Four Ways to Make the Most of Demographic Targeting

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In a roll out that’s been going on for months, demographic targeting should now be available to pretty much all users on the Google Display Network.  Our bigger accounts have had it for some time while it’s still news to our smaller clients.

News Release about Demographic Targeting

Google’s tried releasing demographic targeting in the past (check out this news post from 2008 when it was a beta back then), but now that this feature is in wide release, I’d say it’s time to really get the most from it.  It’s been released and shuttered in the past, but it seems like Google’s serious about it this time.  Hopefully the kinks have all been worked out by now.  It’s time to optimize.

Now if you’re as savvy as reader/commenter Tomas (who alerted me to this new feature all the way back in August), you might have demo targeting enabled for your campaigns already.  If you’re one of those people, you won’t need the below steps.  But for the rest of ya’s, here are the steps to set it up:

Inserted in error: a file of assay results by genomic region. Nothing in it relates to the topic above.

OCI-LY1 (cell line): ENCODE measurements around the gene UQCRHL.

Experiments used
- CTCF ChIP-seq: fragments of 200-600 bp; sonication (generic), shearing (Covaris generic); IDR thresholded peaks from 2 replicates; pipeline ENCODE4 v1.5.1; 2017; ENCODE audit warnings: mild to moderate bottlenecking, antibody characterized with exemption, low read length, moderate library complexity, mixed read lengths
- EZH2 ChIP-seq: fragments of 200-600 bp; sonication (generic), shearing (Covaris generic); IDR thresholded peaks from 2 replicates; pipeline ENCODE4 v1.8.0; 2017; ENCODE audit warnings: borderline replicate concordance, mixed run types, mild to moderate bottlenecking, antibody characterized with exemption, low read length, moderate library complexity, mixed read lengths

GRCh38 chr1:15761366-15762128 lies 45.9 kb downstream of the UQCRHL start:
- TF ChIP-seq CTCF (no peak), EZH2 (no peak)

Go to the Display Network tab in the AdWords interface.  From any sub-tab within there, click on the “Change display targeting” button at the top.  You’ll then select which ad group you’ll want to add demo targeting to, then choose your own adventure.

Available Demographic Targets

Keep in mind that Unknown categories are going to apply to a whole lot of internet eyeballs, so I wouldn’t recommend excluding those right away.  That’s also where Google says children are filtered, so keep that in mind if you’re only looking for adults.  (If you’re curious about your own behavior-inferred Google age and demographic, this link is always fun.  It can even change from browser to browser if you use multiple.)

Before you even start adding in the demo targets to your campaigns, you should double check and make sure that you’re targeting a specific reach.

Specific Reach Targeting on the Display Network